It could mean they do not want to hire you because you are a threat, or because you may leave at the first opportunity for a better job, or any other reason, including the way you part your hair, the color of your eyes, or the sound of your voice. It flat does not matter.

You simply need to move on to another interview for another opportunity. Think this through for a moment.

If they think you might leave because you are a threat, what makes you think they will not undermine your effort and production if you are hired?

If they think you might leave because you will find a better opportunity, is it not clear then that you will be penalized for trying to better yourself? What kind of a person or boss would hold you back from becoming a better person, or trying to find a better, more productive way to support your family and yourself?

I will tell you what kind of a person would think and feel this way toward you. A loser, that’s who. What person in their right mind wants to work for, or with, a loser? Losers will always drag you down before they would ever think of lifting you up, that is why they are losers.

Winners do not think like losers. Winners do not talk like losers. Winners do not act like losers.

What would a winner’s reaction be if you came to him or her acting like you were educated, literate, ambitious or productive? They would read you resume, interview you and act appropriately – that is, make you a job offer.

Why? You must be kidding to ask such a question.

For openers, when you are educated, literate, ambitious and productive, they may not have to spend a dime to train you to do a job at a much lower level than you are accustomed.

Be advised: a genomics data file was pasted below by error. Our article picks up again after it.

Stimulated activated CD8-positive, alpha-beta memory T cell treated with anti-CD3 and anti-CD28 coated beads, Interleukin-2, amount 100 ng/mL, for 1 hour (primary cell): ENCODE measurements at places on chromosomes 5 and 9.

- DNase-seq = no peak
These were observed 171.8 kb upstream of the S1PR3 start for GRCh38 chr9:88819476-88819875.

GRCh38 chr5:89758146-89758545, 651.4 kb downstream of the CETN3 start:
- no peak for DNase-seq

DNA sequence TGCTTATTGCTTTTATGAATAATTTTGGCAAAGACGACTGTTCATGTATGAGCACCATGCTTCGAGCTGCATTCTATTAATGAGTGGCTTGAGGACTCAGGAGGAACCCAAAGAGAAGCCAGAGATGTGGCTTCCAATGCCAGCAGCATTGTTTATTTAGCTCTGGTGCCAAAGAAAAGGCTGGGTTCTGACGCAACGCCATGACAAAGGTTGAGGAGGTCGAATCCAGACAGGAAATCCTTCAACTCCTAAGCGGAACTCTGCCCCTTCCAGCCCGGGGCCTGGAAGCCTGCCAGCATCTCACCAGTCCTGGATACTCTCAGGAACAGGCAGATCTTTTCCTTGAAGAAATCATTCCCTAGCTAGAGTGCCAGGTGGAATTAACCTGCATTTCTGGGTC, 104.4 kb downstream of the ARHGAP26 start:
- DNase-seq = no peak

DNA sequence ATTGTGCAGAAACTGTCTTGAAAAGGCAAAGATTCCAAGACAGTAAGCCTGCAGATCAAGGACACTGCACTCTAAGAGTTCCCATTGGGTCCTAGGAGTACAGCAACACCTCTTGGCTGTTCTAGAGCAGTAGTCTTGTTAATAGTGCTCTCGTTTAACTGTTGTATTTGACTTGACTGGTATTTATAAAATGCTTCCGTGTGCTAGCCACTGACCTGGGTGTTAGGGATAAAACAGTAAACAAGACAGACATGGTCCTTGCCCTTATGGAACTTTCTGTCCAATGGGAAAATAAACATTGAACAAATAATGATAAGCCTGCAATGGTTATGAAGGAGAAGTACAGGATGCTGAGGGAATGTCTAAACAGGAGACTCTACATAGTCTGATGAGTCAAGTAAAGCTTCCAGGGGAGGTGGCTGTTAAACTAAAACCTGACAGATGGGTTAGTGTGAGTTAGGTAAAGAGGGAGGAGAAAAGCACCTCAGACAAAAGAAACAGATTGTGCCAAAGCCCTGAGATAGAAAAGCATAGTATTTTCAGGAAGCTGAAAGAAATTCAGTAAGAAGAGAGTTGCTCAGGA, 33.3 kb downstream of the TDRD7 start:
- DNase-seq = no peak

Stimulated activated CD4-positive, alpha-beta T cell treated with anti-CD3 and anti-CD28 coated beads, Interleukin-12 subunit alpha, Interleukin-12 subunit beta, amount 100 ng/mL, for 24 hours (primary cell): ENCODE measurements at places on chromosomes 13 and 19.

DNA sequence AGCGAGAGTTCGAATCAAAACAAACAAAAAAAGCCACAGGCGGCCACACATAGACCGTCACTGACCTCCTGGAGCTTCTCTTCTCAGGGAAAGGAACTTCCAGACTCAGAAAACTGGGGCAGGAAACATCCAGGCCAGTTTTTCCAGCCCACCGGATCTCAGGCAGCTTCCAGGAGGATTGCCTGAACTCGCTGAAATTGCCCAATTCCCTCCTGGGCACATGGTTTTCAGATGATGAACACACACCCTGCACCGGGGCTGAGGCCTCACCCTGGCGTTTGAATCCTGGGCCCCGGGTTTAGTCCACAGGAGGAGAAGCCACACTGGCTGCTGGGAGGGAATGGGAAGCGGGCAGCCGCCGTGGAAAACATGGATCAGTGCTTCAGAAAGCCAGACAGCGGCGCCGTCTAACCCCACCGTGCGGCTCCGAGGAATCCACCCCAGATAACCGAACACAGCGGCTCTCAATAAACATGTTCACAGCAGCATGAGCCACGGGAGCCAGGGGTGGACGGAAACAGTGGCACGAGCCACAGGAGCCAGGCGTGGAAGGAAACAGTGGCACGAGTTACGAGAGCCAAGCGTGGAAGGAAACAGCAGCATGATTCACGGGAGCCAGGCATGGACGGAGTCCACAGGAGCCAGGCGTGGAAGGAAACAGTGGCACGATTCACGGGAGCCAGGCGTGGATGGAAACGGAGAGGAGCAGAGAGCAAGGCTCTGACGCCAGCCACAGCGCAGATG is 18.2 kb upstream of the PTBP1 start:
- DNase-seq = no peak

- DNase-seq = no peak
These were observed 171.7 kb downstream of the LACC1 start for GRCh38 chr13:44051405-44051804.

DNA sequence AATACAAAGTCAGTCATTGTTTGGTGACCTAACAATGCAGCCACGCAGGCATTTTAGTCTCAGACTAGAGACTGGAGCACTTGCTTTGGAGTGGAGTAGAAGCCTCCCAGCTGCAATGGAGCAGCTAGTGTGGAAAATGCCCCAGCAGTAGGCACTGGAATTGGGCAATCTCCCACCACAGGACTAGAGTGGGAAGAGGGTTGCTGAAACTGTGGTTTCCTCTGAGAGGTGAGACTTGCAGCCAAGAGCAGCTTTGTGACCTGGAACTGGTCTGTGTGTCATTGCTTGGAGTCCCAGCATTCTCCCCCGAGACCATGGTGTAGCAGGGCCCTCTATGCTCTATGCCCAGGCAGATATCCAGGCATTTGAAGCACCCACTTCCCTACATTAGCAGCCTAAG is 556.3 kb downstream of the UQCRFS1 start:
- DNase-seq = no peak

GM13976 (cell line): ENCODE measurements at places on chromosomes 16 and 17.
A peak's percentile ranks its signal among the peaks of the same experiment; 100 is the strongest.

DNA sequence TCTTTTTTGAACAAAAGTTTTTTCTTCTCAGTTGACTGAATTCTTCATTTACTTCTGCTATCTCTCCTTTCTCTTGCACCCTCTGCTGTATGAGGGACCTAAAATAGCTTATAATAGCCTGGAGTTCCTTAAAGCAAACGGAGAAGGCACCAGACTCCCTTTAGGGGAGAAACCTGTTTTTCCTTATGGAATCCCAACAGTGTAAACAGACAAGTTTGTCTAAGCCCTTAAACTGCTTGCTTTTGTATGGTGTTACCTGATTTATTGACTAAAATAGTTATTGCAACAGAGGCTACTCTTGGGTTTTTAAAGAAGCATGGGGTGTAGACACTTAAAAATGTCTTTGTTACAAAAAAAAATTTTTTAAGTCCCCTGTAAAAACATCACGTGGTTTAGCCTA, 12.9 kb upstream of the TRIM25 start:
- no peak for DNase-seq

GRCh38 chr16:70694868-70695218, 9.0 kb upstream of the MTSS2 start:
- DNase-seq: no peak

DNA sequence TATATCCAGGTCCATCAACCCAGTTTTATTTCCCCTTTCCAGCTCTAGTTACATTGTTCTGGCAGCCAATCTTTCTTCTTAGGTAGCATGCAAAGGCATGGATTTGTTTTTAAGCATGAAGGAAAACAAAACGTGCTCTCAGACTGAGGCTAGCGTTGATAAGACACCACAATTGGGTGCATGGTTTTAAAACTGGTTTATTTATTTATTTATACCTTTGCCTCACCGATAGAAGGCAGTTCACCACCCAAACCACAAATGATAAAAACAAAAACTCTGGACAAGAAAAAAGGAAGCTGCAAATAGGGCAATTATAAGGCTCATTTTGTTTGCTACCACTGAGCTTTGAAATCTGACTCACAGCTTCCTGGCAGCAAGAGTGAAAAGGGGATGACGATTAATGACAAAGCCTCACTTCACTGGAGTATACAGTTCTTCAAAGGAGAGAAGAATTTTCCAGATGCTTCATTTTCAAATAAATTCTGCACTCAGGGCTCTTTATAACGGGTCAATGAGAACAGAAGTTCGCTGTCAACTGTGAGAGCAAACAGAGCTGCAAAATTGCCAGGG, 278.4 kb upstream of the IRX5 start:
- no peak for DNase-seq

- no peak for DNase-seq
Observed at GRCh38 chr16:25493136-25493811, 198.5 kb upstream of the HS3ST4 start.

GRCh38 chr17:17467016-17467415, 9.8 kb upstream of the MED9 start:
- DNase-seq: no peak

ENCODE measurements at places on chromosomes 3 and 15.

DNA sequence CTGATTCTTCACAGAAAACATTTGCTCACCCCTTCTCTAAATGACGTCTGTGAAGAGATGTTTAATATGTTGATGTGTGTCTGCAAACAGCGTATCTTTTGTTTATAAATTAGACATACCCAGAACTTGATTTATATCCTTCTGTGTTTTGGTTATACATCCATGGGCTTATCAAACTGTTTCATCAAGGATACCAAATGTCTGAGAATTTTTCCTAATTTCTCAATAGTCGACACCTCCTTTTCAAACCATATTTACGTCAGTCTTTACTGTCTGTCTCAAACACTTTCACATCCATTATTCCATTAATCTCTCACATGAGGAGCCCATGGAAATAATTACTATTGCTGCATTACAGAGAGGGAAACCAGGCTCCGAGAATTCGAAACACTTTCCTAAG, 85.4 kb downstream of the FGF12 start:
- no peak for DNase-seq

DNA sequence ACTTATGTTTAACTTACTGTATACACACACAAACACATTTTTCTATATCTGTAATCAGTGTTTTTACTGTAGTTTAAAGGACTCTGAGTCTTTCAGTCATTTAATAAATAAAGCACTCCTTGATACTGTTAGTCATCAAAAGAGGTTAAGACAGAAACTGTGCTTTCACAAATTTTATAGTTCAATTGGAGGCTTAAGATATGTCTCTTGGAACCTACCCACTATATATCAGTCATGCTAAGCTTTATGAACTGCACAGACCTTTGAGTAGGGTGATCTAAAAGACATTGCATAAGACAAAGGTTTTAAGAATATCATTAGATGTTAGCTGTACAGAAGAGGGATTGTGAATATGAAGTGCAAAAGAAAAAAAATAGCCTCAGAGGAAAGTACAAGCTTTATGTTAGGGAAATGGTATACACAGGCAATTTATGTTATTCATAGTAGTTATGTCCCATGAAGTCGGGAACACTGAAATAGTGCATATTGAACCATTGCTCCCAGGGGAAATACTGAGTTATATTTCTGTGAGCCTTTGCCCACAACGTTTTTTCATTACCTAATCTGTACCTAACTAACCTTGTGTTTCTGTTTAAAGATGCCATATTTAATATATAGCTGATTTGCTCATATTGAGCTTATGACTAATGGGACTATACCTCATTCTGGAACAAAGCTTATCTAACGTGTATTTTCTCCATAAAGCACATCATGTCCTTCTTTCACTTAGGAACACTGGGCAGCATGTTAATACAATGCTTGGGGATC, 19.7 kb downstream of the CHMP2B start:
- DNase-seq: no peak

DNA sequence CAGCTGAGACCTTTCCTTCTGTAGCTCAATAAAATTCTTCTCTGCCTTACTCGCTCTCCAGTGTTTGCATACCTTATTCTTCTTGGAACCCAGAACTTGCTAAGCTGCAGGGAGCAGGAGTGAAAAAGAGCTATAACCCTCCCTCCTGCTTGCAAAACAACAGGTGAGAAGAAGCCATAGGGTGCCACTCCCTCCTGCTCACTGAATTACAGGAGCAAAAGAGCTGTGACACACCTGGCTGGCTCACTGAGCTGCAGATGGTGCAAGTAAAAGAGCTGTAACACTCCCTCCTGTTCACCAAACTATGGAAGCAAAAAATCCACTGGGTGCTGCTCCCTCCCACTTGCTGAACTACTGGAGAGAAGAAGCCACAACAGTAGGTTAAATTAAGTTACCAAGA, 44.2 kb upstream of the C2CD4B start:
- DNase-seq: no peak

You will likely be a high achiever and performer, saving them time and effort in monitoring your work habits.

They will be able to give you projects and assignments, and they will not micro-manage you in the process; they will be moving on to another challenge to make them and the department – including you – look better than your competitors to the higher ups.

You will likely make your boss look good, increasing his chances of an earlier promotion. And what do you think your boss will do when he is promoted? That’s right, take you to a higher position with him; he would be nuts not to, especially if he knows how valuable you have been to him under his charge.

Should you be offered a better position than the company you are working for can match, you boss will not be all that upset if you leave. Why? Because you may leapfrog over his position, turn around, and bring your boss with you. After all, he was smart enough to hire you.

2) Acting and playing dumb to take a job that pays significantly less than you were making is hardly an intelligent career move unless you want to devalue yourself and what you have to offer, and move backwards at the same time.

When you interview with someone for a lesser position, and you know that person is not even making half or one-third of what you were making in your prior position, do not let the interviewer make you feel like a lesser person by sitting there and listening to that baloney.

Be polite, be patient and then be gone. Life is short. You do not need to work for losers who want to tear you down while trying to build themselves up at your expense.

I fully recognize that in life there is no vacuum for followers, the vacuum is for leaders. Followers do not, and cannot lead if their life depended upon it. When a follower sees a leader, he will follow and become a good team player; he knows his place and will be happy as a follower.

Leaders do not enjoy any such comfort. Leaders are not comfortable unless they are leading. And yes, leaders were once followers before they became leaders; they just did not make a career out of being a follower.

There is nothing wrong with being a follower. As Shakespeare said, “Act well your part, therein all honor lies.”

Smart bosses and smart people in the hiring business know they are always money ahead hiring a smart, educated, literate, productive and ambitious person. People who fear competition are losers and will never get ahead in this world, unless, of course, their daddy owns the company and their daddy would let an idiot run the company.